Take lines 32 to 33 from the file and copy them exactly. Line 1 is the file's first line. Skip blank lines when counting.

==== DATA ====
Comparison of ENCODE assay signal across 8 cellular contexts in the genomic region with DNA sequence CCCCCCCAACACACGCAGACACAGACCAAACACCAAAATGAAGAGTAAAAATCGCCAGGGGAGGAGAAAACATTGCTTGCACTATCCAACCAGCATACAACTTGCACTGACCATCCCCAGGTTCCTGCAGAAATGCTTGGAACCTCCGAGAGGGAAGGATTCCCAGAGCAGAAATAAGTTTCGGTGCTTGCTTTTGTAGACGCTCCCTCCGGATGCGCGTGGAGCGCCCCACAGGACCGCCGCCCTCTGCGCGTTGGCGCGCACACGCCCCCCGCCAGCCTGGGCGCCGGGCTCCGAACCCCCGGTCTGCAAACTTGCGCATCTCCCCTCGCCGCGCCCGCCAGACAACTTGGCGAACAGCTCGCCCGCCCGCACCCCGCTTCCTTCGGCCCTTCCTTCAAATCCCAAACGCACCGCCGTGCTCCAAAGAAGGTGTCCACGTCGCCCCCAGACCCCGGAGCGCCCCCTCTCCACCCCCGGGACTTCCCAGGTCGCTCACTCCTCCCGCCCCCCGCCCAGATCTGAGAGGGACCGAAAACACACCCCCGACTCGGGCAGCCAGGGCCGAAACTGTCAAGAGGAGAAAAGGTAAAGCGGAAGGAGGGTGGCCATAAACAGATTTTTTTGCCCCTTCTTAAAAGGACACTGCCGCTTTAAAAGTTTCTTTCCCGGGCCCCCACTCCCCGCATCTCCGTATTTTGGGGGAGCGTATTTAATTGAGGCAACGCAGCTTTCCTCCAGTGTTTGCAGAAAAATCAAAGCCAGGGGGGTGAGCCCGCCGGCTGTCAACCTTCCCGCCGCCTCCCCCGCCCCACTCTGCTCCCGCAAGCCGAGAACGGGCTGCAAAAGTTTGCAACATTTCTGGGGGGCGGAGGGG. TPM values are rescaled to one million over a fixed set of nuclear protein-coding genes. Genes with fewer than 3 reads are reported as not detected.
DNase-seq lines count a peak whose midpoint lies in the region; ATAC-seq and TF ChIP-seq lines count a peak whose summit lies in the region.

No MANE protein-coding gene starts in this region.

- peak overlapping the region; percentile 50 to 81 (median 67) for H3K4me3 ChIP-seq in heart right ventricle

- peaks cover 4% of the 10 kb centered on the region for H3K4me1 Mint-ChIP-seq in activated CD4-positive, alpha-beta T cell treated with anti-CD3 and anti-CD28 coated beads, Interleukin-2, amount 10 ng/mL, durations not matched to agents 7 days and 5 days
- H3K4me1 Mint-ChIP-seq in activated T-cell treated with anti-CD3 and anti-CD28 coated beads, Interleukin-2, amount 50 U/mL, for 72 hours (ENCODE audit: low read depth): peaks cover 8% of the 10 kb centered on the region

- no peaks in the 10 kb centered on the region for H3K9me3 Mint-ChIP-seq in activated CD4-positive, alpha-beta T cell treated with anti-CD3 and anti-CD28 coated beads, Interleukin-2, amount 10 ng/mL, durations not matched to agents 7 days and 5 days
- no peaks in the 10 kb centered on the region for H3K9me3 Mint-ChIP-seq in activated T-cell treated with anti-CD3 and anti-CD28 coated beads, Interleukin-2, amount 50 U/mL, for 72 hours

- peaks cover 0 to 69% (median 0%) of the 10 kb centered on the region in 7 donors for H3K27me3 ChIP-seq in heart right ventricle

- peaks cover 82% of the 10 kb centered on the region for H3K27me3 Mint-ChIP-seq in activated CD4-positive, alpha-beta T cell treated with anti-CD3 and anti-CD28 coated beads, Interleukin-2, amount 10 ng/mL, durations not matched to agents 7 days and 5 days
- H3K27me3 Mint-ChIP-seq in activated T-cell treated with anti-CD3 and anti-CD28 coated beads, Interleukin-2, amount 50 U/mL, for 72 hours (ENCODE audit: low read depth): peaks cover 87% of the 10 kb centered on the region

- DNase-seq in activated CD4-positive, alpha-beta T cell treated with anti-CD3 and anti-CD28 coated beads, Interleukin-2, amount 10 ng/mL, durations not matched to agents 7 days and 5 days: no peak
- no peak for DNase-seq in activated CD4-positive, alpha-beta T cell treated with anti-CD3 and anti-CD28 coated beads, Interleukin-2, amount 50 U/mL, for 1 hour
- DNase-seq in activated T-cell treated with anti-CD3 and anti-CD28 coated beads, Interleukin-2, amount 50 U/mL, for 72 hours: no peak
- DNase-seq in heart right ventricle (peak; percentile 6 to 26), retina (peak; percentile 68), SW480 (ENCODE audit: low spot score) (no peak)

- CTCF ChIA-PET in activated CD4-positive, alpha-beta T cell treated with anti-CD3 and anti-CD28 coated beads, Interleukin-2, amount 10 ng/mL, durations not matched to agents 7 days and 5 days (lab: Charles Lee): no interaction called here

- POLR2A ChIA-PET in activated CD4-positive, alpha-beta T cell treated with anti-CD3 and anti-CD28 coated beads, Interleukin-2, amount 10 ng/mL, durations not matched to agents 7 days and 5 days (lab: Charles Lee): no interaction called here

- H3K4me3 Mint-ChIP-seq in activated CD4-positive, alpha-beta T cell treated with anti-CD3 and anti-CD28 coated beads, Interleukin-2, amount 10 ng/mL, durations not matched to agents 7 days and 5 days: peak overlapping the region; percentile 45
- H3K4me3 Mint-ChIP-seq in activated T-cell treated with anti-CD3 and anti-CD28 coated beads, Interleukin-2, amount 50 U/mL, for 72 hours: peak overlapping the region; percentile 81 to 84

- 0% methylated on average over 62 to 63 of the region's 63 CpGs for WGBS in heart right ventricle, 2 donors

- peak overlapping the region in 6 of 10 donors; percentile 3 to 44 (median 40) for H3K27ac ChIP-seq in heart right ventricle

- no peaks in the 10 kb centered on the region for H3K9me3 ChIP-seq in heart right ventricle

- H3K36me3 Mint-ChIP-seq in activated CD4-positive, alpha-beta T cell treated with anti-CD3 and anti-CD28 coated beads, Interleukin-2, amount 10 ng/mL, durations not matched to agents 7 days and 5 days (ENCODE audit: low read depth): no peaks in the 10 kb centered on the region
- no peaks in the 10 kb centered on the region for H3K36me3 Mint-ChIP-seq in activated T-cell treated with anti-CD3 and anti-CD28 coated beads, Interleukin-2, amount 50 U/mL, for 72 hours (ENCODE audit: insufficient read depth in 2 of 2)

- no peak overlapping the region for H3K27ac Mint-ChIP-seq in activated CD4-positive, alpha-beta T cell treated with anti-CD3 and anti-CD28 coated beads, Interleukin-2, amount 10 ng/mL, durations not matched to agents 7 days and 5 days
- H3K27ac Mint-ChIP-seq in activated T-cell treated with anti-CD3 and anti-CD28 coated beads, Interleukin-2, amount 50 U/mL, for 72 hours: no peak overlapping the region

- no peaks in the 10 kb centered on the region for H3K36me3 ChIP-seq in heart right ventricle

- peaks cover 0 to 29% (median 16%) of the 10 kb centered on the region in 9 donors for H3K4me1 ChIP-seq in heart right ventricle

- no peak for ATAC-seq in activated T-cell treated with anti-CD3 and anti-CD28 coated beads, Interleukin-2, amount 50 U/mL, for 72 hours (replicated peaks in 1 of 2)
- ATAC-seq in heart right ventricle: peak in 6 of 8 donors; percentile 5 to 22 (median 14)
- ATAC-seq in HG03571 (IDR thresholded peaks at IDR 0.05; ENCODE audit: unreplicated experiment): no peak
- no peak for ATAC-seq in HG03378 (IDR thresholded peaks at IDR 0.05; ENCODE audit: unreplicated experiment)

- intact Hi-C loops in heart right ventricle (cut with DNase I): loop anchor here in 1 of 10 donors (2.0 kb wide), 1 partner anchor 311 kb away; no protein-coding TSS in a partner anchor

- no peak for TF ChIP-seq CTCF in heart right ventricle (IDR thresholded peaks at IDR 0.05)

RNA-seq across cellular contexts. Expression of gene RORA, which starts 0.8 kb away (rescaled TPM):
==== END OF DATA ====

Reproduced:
- no peak for ATAC-seq in HG03378 (IDR thresholded peaks at IDR 0.05; ENCODE audit: unreplicated experiment)

- intact Hi-C loops in heart right ventricle (cut with DNase I): loop anchor here in 1 of 10 donors (2.0 kb wide), 1 partner anchor 311 kb away; no protein-coding TSS in a partner anchor